14. Freedman-Hill SR, Robertson LC, Treisman A (1995) Parietal contributions to visual feature binding: evidence from a patient with bilateral lesions. Science 269:853–855CrossRefGoogle Scholar
  15. Funahashi S, Bruce CJ, Goldman-Rakic PS (1989) Mnemonic coding of visual space in the monkey’s dorsolateral prefrontal cortex. J Neurophysiol 61:331–349PubMedGoogle Scholar
  16. Fuster JM, Alexander GE (1971) Neuron activity related to short-term memory. Science 173:652–654PubMedCrossRefGoogle Scholar
  17. Haxby JV, Petit L, Ungerleider LG, Courtney SM (2000) Distinguishing the functional roles of multiple regions in distributed neural systems for visual working memory. NeuroImage 11:98–110CrossRefGoogle Scholar
  18. Hochstein S, Ahissar M (2002) View from the top: hierarchies and reverse hierarchies in the visual system. Neuron 36:791–804PubMedCrossRefGoogle Scholar
  19. Imaruoka T, Saiki J, Miyauchi S (2005) Maintaining coherence of dynamic objects requires coordination of neural systems extended from anterior frontal to posterior parietal brain cortices. NeuroImage 26:277–284PubMedCrossRefGoogle Scholar
  20. Jha AP, McCarthy G (2000) The influence of memory load upon delay-interval activity in a working-memory task: an event-related functional MRI study. J Cognit Neurosci 12(suppl 2):90–105CrossRefGoogle Scholar
  21. Jovicich J, Peters RJ, Koch C, Braun J, Chang L, Ernst T (2001) Brain areas specific for attentional load in a motion-tracking task. J Cognit Neurosci 13:1048–1058CrossRefGoogle Scholar
  22. Kahneman D, Treisman A, Gibbs B (1992) The reviewing of object files: object-specific integration of information. Cognit Psychol 24:175–219PubMedCrossRefGoogle Scholar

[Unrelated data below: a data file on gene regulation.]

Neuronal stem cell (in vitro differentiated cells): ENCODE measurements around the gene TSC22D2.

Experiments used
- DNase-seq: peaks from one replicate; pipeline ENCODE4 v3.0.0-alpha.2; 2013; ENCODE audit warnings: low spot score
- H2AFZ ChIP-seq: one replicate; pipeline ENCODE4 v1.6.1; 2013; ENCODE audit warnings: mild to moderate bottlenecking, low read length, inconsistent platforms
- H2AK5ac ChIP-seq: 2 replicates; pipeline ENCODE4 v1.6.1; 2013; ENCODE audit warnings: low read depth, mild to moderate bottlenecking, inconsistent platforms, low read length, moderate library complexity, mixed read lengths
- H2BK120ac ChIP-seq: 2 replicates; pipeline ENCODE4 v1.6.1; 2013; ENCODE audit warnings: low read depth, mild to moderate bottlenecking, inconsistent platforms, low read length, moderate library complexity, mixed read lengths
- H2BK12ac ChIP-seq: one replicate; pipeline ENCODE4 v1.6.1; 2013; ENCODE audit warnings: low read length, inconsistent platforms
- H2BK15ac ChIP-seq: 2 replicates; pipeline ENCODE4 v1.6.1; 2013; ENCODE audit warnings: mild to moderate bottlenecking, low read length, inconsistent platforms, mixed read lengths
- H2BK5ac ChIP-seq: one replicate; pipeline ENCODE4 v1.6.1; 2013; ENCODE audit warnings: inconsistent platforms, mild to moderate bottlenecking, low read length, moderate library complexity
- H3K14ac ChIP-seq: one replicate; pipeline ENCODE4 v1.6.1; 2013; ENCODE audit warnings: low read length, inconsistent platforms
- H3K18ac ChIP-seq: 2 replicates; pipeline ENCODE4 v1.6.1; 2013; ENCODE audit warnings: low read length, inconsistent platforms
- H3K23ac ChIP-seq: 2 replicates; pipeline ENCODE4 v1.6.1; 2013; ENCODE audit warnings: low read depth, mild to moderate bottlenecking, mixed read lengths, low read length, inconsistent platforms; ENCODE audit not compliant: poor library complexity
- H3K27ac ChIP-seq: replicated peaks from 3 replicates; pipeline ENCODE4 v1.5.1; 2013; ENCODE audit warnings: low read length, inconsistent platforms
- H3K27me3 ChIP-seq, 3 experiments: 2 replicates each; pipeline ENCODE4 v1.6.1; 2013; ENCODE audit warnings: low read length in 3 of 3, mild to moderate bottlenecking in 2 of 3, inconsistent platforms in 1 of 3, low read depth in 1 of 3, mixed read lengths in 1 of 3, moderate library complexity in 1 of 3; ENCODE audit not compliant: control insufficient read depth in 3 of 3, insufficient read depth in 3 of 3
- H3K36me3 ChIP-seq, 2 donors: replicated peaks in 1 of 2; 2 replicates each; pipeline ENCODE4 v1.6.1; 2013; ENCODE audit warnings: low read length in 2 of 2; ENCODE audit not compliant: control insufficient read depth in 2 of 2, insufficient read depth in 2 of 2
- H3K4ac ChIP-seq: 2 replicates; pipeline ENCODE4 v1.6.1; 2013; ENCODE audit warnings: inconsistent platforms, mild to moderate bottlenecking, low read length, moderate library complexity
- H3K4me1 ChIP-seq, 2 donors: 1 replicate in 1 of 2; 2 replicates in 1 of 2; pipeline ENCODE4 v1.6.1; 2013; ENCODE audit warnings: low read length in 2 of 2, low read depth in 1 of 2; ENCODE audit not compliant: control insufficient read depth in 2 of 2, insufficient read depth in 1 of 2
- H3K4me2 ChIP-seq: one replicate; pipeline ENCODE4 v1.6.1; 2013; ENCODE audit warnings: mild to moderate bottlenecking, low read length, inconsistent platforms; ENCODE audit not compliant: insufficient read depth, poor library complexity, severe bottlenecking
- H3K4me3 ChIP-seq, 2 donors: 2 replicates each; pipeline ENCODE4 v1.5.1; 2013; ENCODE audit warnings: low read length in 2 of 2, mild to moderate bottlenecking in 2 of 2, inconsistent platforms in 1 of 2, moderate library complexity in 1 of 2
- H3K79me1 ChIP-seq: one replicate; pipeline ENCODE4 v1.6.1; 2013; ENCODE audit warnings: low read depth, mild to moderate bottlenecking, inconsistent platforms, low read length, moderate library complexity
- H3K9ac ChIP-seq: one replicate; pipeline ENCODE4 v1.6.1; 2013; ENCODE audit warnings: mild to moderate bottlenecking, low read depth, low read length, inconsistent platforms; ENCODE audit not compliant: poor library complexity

23. Leung HC, Gore JC, Goldman-Rakic PS (2002) Sustained mnemonic response in the human middle frontal gyrus during on-line strage of spatial memoranda. J Cognit Neurosci 14:659–671CrossRefGoogle Scholar
  24. Linden DE, Bittner RA, Muckli L, Waltz JA, Kriegeskorte N, Goebel R, Singer W, Munk MH (2003) Cortical capacity constraints for visual working memory: dissociation of fMRI load effects in a frontoparietal network. NeuroImage 20:1518–1530PubMedCrossRefGoogle Scholar
  25. Luck SJ, Vogel EK (1997) The capacity of visual working memory for features and conjunctions. Nature (Lond) 390:279–281PubMedCrossRefGoogle Scholar
  26. Miller EK, Erickson CA, Desimone R (1996) Neural mechanisms of visual working memory in prefrontal cortex of the macaque. J Neurosci 16:5154–5167PubMedGoogle Scholar
  27. Mitchell KJ, Johnson MK, Raye CL, D’Esposito M (2000) fMRI evidence of age-related hippocampal dysfunction in feature binding in working memory. Cognit Brain Res 10:197–206CrossRefGoogle Scholar
  28. Mohr HM, Goebel R, Linden DEJ (2006) Content-and task-specific dissociations of frontal activity during maintenance and manipulation in visual working memory. J Neurosci 26:4465–4471PubMedCrossRefGoogle Scholar
  29. Munk MHJ, Linden DEJ, Muckli L, Lanfermann H, Zanella FE, Singer W, Goebel R (2002) Distributed cortical systems in visual short-term memory revealed by event-related functional magnetic resonance imaging. Cereb Cortex 12:866–876PubMedCrossRefGoogle Scholar
  30. Owen AM, Evans AC, Petrides M (1998) Evidence for a two-stage model of spatial working memory processing within the lateral frontal cortex: a positron emission tomography study. Cereb Cortex 6:31–38CrossRefGoogle Scholar
  31. Pessoa L, Gutierrez E, Bandettini PA, Ungerleider LG (2002) Neural correlates of visual working memory: fMRI amplitude predicts task performance. Neuron 35:975–987PubMedCrossRefGoogle Scholar
  32. Petrides M (1994) Frontal lobes and behaviour. Curr Opin Neurobiol 4:207–211PubMedCrossRefGoogle Scholar
  33. Prabhakaran V, Narayanan K, Zhao Z, Gabrieli DE (2000) Integration of diverse information in working memory within the frontal lobe. Nat Neurosci 3:85–90PubMedCrossRefGoogle Scholar
  34. Pylyshyn ZW, Storm RW (1988) Tracking multiple independent targets: evidence for a parallel tracking mechanism. Spat Vis 3:179–197PubMedCrossRefGoogle Scholar